positive change, through relocalization strategies and working with 
communities and local governments as we seek to ways to create the 
world we want, not just prevent what we don't want.

There can be no doubt that there is a significant shift happening in 
the world of building and development. We know that we are just part of 
a much larger movement and that the work that all of you do has also 
been crucial to this shift. We encourage you to take the time to both 
acknowledge how much we all have accomplished and how much more work 
there is yet to do.

We've gotten this much done by taking first steps and then the next 
step and the next. We hope you will join us in abandoning all our 
excuses and continuing to take the largest steps we can toward a truly 
sustainable built environment and society. I think you'd agree that it 
has never been more important.

If you feel that our work has benefited your work or think it's 
important, please help support it as we continue moving forward. Visit 
our website - www.dcat.net - to see what else we're up to and to find 
out more about how you can help support this work.

We invite you to share this news with your friends and colleagues.

With warmest regards,

David Eisenberg
Director


Media Release

October 12, 2007

Acknowledging the pioneering work of David Eisenberg and the 
Development Center for Appropriate Technology (DCAT) in promoting 
sustainability in building and building codes, the International Code 
Council (ICC) named DCAT their 2007 Affiliate of the Year. The award 
was presented at the ICC Annual Conference in Reno, Nevada on October 
3rd. The ICC Affiliate Award is given in recognition of an individual 
or organization that consistently demonstrates integrity, 
professionalism and dedication to building code development, public 
safety, and public service.

"David's decades of work in green building education and code 
development for alternative building materials has helped make 
sustainability a common concept," said International Code Council 
Immediate Past President Wally Bailey. =E2=80=9CAs a regular contributor to 
ICC's magazine, Building Safety Journal, David explains how building 
codes can support the responsible use of resources to create safe and 
sustainable communities. As the Code Council continues to define its 
role in green building, we have David to thank for educating us on how 
to include sustainability into the codes and protect our world for 
generations to come."

The ICC Awards video shown at the opening plenary session of the 
conference noted: =E2=80=9CCurrently Chair of the U.S. Green Building
Council=E2=80=99s 
Code Committee, David played a key role in the agreement between the 
USGBC and the ICC to promote a joint effort to educate building 
officials about green building and include green building practices in 
the I-Codes.=E2=80=9D  The first results of that agreement were the half-day 
and full-day green building education classes that David, the USGBC 
Code Committee, ICC staff, and others developed and taught at the 
conference in Reno. In addition, we=E2=80=99re helping develop a guide to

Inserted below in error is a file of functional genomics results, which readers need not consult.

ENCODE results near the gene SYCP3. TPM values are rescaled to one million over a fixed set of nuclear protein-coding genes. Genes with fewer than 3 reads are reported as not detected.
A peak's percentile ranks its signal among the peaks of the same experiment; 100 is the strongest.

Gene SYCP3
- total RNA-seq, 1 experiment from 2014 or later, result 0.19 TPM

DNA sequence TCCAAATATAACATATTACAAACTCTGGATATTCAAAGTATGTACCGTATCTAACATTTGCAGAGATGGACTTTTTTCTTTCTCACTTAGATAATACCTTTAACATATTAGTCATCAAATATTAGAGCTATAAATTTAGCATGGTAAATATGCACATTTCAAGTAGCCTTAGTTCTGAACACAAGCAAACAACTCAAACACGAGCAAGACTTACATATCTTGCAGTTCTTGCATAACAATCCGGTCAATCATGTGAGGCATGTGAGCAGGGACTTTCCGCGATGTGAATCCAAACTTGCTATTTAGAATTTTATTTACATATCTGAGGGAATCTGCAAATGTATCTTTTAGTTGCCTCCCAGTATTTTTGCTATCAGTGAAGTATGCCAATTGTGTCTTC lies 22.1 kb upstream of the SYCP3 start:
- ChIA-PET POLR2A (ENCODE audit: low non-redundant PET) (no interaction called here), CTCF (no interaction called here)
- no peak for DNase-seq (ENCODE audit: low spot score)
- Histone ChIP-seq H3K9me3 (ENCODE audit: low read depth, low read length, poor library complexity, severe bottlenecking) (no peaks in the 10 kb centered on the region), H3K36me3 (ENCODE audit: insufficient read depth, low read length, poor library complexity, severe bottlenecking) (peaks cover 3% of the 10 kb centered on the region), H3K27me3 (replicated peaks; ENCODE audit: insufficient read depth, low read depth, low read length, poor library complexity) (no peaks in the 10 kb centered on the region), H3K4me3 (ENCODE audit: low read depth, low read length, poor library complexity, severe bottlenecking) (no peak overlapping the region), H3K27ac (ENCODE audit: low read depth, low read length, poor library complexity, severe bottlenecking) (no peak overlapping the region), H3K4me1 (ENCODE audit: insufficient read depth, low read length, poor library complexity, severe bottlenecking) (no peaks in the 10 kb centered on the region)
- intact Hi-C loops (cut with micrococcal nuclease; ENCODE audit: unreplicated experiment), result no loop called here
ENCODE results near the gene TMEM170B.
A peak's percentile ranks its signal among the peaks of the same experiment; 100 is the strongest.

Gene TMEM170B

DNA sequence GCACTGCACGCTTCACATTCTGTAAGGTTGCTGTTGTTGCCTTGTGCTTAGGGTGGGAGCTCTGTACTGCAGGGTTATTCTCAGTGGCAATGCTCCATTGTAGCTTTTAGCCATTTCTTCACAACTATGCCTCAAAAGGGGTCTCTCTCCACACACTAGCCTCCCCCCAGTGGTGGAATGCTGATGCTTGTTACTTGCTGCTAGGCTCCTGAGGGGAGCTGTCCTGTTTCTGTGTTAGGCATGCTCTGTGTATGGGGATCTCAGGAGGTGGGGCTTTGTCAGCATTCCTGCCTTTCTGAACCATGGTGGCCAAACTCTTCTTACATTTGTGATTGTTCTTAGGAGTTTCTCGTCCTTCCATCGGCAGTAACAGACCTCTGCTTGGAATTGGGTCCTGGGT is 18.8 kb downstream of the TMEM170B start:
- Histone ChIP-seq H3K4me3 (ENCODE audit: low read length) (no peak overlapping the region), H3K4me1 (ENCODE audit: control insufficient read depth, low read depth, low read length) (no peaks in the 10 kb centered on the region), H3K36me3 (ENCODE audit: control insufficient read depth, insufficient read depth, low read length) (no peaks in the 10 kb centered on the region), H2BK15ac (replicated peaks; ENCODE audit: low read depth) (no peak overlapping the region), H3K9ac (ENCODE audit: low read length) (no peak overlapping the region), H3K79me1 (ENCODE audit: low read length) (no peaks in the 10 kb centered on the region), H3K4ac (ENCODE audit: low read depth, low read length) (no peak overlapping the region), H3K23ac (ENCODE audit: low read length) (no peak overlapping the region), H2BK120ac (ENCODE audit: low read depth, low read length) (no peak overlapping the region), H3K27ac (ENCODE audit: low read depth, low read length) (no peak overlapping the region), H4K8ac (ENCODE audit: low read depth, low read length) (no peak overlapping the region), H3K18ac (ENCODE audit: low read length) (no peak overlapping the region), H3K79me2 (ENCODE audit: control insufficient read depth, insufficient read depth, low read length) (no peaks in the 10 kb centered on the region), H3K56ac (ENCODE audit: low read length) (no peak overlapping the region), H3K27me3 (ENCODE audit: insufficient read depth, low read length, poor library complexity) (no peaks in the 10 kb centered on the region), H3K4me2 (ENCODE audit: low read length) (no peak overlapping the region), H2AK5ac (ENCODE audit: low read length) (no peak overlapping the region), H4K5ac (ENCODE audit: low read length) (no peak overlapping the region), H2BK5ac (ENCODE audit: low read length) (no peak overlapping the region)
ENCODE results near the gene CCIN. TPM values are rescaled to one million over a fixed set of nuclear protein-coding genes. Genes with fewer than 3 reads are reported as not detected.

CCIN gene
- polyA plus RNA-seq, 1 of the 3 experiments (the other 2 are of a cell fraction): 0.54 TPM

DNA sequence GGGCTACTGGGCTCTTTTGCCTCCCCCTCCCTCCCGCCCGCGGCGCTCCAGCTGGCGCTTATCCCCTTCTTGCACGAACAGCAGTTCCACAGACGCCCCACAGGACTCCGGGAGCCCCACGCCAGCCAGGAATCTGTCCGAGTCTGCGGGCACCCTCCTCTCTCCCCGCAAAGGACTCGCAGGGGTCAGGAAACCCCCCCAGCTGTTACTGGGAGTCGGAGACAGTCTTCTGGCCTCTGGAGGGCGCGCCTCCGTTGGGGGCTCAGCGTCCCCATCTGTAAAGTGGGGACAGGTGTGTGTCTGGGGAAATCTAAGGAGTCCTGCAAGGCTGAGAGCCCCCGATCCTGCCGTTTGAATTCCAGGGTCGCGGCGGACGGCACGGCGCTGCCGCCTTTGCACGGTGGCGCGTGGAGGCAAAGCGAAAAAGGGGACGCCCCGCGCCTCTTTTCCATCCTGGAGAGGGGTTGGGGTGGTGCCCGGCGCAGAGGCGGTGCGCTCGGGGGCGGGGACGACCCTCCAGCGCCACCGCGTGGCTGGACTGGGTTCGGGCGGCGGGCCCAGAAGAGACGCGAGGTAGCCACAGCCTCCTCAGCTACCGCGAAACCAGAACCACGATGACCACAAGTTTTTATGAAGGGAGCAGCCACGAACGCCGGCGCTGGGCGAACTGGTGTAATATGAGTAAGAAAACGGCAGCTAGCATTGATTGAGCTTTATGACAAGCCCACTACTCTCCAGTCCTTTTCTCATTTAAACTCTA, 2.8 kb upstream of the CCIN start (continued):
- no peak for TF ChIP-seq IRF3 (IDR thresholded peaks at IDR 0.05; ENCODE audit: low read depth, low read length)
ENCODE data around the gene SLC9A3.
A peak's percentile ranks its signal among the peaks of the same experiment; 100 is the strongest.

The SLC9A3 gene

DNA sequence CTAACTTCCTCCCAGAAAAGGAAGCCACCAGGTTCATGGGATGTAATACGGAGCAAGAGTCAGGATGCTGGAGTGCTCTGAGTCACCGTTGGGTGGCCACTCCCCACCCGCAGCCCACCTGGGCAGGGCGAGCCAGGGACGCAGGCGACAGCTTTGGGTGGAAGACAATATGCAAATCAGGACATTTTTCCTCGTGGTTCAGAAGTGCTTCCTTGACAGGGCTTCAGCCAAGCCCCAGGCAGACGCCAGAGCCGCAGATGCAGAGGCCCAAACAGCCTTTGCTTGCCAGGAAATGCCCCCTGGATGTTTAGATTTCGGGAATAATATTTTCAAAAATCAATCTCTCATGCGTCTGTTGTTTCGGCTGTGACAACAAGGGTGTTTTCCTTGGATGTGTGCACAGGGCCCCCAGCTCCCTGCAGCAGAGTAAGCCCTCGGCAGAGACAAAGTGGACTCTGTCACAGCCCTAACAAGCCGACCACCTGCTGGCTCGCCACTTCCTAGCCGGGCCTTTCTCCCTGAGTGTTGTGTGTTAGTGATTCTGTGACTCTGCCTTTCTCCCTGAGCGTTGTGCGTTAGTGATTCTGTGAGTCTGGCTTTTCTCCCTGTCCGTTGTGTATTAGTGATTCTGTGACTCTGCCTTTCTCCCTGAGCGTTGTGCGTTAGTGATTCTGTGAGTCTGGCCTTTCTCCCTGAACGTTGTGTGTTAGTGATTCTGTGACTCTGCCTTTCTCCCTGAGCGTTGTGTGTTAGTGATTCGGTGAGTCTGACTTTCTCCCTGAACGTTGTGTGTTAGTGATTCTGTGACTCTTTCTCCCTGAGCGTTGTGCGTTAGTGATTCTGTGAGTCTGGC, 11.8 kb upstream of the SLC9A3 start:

sustainability and green building is in development that will be 
jointly published by ICC and USGBC.

DCAT=E2=80=99s ten-year-old program, Building Sustainability into the Codes, 
has included a wide variety of activities and efforts to educate the 
building codes community about the full range of consequences, risks 
and responsibilities involved in safeguarding public health, safety and 
welfare in relation to the built environment. The collaborative 
approach and quality of relationships DCAT developed resulted in the 
opportunity to help create six feature issues and dozens of articles on 
topics related to sustainability and green building in the magazines of 
ICC and the legacy code groups. Additionally, DCAT was given a regular 
column called =E2=80=9CBuilding Codes for a Small Planet=E2=80=9D in Building
Standards 
magazine and later in ICC=E2=80=99s Building Safety Journal. DCAT also
produced 
an educational video with the same name for building officials. That 
video is currently available from DCAT on DVD.

DCAT is a Tucson, Arizona-based nonprofit organization celebrating its 
15th year. DCAT works to enhance the health of the planet and our 
communities by promoting a shift to sustainable construction and 
development through leadership, strategic relationships, and education. 
The International Code Council is a membership association dedicated to 
building safety and fire prevention. ICC develops the International 
Codes, an integrated set of building codes that are the most widely 
accepted building codes in the U.S.

For more information visit the DCAT website - www.dcat.net or the 
website of the International Code Council - www.iccsafe.org

Contact:
David Eisenberg, Director
Development Center for Appropriate Technology
P.O. Box 27513, Tucson, Arizona 85726-7513
(520) 624-6628, (520)-798-3701 Fax
www.dcat.net

________________________________________________________________________
Email and AIM finally together. You've gotta check out free AOL Mail! - 
<a  target="_blank" href="http://mail.aol.com";>http://mail.aol.com</a>


----------------------------------------------------------------------

Date: 13 Oct 2007 16:35:40 -0500
From: bohdan@...